The one on the right looks extremely iffy simply because the edge of the dent sharpens up near the case head and it could be weakened enough to cause a separation.
    The one on the left is unlikely to have any noticeable problem at all. In fact firing it will probably fix the problem unless it's a very light load.
    You kind of have to look at the worst case scenario and use your best judgment. If in doubt, toss it.
     
  14. Wiebelhaus

    Wiebelhaus New Member

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  15. robocop10mm

    robocop10mm Lifetime Supporting Member Lifetime Supporter

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    The one on the left will look perfectly fine after shooting. The dent will iron out from the pressure. The one on the right is more extreme. The brass has been stressed by the severe dent. It MAY be fine in a low pressure application like a .38 Spl, but it is not worth the risk. It may give way under the stress. I would definately contact the loader and let them know about the QC issue.
     
  16. JonM

    JonM Moderator

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    Those arent lube dents. Something else is going on in their machines or some already dented brass got in. Lube dents usually show up on the shoulders of bottleneck cases.
     
  17. Wiebelhaus

    Wiebelhaus New Member

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    Man I'm sending this stuff back, first box of 50 and multiple squib loads, failures to fire, odd sounding bangs, I had to call it off after between 25-50 rounds, stuff is dangerous, I called the company on the way back and they said they would refund my money and pull the lott number. Tech on site said he would pull me off lane if I hadn't made the call myself, he checked the firearm barrel and said everything looks good, thing is, the first squib my wife who's a nurse and has only shot a few times, the first one happened to her (that scares me). Just a bad day at the range, we've all had them.

    [​IMG]
     
    Last edited: Jun 12, 2012
  18. Wiebelhaus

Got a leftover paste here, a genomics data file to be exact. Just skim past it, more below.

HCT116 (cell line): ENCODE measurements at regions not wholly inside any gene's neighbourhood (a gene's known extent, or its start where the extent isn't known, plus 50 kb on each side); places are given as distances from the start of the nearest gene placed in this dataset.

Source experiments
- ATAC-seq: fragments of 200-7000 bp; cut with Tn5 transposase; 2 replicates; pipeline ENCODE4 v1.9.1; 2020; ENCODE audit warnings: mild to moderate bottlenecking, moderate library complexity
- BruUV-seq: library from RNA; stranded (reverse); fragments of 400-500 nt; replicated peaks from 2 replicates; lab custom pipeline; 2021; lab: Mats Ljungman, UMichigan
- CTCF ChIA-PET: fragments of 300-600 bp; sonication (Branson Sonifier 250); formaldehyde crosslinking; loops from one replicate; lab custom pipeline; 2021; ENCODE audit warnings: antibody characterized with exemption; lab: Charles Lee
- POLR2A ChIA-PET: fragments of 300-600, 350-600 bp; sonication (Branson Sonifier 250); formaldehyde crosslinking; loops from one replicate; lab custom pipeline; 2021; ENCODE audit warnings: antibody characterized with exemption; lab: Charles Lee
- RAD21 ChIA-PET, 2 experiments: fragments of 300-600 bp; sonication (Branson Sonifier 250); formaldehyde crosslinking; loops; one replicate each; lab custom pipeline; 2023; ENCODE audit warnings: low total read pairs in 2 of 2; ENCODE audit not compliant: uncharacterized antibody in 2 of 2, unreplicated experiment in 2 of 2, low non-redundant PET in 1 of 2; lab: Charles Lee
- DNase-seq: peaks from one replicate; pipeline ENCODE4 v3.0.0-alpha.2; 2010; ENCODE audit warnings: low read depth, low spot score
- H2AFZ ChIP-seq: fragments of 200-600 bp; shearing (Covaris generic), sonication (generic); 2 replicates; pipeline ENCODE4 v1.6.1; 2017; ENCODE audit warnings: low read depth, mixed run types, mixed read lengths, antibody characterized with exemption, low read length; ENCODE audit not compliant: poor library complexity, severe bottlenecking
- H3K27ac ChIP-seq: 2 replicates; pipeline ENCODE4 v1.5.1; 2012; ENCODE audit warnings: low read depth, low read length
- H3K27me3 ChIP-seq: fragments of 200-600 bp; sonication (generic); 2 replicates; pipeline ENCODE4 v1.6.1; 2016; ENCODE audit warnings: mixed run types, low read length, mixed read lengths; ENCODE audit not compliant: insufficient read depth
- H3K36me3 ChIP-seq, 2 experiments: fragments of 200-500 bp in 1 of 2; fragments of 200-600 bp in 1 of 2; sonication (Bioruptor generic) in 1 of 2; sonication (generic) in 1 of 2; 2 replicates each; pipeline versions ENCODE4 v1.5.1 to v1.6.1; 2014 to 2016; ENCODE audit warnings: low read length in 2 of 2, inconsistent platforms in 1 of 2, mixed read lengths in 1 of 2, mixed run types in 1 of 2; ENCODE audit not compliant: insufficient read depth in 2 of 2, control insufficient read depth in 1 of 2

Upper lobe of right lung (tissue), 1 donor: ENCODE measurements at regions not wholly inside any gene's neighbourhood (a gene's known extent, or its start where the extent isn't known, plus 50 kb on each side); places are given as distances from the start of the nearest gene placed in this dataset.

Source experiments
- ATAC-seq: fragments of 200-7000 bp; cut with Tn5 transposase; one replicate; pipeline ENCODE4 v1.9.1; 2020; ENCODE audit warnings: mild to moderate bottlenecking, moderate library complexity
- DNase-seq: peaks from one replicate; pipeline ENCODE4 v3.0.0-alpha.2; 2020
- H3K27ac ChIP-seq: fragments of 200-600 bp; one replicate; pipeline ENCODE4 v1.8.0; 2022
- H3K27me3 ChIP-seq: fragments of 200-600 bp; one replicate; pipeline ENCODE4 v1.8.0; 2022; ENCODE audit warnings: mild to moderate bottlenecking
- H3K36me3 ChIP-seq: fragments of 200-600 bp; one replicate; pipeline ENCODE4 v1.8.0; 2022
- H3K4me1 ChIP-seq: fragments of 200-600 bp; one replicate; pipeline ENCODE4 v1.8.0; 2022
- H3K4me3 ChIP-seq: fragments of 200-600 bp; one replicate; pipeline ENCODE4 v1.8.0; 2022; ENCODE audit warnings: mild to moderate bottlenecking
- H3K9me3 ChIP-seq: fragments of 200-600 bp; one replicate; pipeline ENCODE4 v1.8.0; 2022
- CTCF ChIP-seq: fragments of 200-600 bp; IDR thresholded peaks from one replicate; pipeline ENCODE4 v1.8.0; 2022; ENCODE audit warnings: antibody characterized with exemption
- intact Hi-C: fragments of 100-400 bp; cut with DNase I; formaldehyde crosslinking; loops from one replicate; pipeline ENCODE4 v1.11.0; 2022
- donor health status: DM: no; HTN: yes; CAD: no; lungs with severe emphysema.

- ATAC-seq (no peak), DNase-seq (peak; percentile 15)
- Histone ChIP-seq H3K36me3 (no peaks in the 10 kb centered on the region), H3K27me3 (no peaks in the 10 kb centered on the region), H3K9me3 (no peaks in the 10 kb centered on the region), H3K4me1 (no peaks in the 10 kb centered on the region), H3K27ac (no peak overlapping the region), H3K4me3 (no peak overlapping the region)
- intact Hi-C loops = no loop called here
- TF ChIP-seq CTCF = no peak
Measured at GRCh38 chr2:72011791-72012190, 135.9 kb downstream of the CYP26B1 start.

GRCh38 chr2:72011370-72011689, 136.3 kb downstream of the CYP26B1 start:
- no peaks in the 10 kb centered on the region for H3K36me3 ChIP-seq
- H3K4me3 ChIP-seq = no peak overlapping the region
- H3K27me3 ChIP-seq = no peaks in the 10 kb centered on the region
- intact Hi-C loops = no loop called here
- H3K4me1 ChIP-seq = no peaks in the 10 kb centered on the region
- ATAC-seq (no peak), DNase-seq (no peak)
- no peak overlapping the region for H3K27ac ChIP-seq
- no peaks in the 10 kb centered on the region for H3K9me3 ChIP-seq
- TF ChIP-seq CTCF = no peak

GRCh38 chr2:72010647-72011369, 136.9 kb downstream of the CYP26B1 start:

Wiebelhaus New Member

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    Additive:

    I fired a cylinder full on that ruger that she likes to shoot because of the new ammo and it fired off good, so she started loading her speed loaders and I started to load my 9mm clips and a shotgun I borrowed from a buddy when I heard that weird *poof* and she was just about to pull again and I said "WHOA WHOA WHOA" and she goes "wha? What was that?", that one came out easy, so I fired a cylinder and one failed to fire, the primer was struck, WTF. ok, this isn't going well, so I loaded her next speed loader and ANOTHER failure, so I went through the box and picked out shady ones being very critical and then the second shot was a *poof*. I've never seen one of these before, the other folks there said it's very rare and so...ok, this is not coincidental. But the other ammo, Federal and Winchesters in 9mm,45 and a 12g shott all performed flawlessly, my wife was bummed because she only likes the Ruger revolvers.
     
    Last edited: Jun 12, 2012
  19. 1hole

    1hole New Member

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    "Just a bad day at the range, we've all had them. "

    I haven't. Been reloading since '65, doubt I've fired more than a few hundred factory rounds, total, in that time and no re-manufactored stuff at all. That's a lot of handloaded rounds and I've had maybe ten failures to fire due to defective primers but never a squib or over charge. What I'm suggesting is you hand load yourself and then you will KNOW what you're shootin'.

    Even so, both of your cartridges are safe so far as the dents go, they will blow out easily. It appears they are stepped on 'pick-ups' from a gravel range.